THE BIG INTERVIEW: Paul Newman, CEO, Greensleeves Homes Trust
Since joining Greensleeves Care six years ago, CEO, Paul Newman, has led the care home specialist through a period of healthy and stable growth. CHP caught up with Paul at Greensleeves’ Aldgate HQ in London to find out more about the Greensleeves business model
Having previously pursued a successful career with the Royal institute of British Architects and the Royal College of GPs, Paul got his first taste of social care after he was charged with putting together the strategy and vision of the care home arm of a Benevolent Fund looking after people within the
After pursuing a successful restructuring programme, Paul was approached by a headhunter about leading Greensleeves.
“They hooked me in,” Paul told CHP. “I really liked what the organisation stood for. I liked the Board. They were keen to grow and that had been my background with RIBA and the Royal College of GPs. My original background was in marketing at university so I have always been on the business development side of things.”
During the intervening six years, Paul has led Greensleeves through a period of stable financial and operational growth.
“When I arrived turnover was £18m and we helped just over 500 older people across 17 services,” Paul noted.
“We now have 25 services. Turnover hit £40m in the last financial year and will exceed £50m this financial year as we add new homes and help over 1,000 people.”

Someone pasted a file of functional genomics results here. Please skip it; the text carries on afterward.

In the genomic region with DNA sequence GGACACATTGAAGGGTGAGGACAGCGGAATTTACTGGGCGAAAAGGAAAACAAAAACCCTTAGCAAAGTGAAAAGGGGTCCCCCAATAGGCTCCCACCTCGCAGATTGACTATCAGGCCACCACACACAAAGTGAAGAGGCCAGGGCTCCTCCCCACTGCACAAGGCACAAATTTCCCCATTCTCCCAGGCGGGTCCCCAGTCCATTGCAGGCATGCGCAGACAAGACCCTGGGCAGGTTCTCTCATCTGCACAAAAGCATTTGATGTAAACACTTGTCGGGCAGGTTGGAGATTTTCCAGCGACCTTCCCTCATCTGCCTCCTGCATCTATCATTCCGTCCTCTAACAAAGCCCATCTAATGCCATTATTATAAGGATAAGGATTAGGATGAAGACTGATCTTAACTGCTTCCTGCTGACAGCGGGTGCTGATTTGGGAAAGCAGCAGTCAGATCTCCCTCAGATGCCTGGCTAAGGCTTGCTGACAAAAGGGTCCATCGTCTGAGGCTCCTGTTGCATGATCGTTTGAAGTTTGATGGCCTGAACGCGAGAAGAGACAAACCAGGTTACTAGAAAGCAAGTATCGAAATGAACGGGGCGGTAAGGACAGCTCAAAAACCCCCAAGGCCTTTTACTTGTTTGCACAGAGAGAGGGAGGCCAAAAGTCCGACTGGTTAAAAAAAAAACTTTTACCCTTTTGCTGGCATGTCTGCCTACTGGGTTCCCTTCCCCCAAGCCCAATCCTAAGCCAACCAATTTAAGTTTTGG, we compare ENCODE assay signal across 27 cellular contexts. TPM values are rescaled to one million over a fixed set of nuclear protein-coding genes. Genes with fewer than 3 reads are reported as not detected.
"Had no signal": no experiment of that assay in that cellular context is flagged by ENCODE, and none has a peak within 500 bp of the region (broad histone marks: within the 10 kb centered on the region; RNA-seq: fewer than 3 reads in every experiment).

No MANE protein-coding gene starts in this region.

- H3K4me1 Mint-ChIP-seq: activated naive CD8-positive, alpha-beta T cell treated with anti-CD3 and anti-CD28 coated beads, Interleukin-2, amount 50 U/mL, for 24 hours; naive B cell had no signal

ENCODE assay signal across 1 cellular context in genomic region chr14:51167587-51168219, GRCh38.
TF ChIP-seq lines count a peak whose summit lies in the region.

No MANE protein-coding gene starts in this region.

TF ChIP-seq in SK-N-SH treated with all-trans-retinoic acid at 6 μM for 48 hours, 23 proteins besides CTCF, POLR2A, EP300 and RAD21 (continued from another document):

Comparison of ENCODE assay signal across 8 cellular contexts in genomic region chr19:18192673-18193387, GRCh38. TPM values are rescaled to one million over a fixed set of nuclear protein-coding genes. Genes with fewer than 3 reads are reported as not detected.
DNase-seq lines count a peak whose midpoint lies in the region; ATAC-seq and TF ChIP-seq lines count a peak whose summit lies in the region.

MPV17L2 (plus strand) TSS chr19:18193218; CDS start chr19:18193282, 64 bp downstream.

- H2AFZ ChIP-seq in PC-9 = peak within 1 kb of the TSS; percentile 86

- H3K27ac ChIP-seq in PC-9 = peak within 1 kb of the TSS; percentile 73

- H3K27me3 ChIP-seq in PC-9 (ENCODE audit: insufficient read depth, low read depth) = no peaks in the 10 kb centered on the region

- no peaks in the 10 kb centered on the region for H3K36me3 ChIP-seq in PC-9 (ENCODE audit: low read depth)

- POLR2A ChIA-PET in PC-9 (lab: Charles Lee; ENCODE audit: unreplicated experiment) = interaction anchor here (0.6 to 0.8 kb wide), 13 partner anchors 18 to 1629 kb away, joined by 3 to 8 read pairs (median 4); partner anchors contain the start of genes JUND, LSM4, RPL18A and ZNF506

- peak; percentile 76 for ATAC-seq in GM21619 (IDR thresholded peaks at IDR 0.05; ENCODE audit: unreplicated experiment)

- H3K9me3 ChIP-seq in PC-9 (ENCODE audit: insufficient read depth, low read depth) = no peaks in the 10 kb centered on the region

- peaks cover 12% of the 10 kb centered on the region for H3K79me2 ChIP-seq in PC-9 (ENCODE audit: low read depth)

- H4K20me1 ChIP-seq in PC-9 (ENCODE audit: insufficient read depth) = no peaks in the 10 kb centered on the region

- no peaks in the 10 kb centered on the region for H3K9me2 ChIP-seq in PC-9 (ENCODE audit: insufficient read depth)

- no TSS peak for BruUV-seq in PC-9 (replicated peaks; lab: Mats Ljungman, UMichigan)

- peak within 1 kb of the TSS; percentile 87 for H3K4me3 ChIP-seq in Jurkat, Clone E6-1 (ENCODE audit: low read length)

The Greensleeves geographical footprint reaches to Pelsall in the north, the Isle of Wight in the south, Wiltshire in the west and Suffolk in the east.
The majority of the provider’s homes are in the south, south east and east of England, however.
In terms of new development, the charity’s next new home will launch in Ely, Cambridgeshire. The home was completed in July and will admit residents from September.
“Our logic is not to go outside our current footprint,” Paul said.
“We don’t want to dilute our operations more than they are already.
“A lot of not for profit providers are based in one area because they were once the local services’ care homes before they got spun out. We were part of the WRVS and most of their homes were donated to them.”
Growth has been delivered through a three-pronged strategy, entailing investing in the maintenance and future proofing of its existing estate, acquisitions and new developments.
“Having a blended approach and investing in existing stock and buying good operating homes and also opening brand new homes future proofs you in the long run,” Paul noted.
The combined acquisition and development approach means Greensleeves is able to offer residents a choice of purpose-built, modern or older, converted properties.
“I have lunch with our residents who are living in our older stock who say they don’t want to see out the rest of their life in a white box,” Paul said.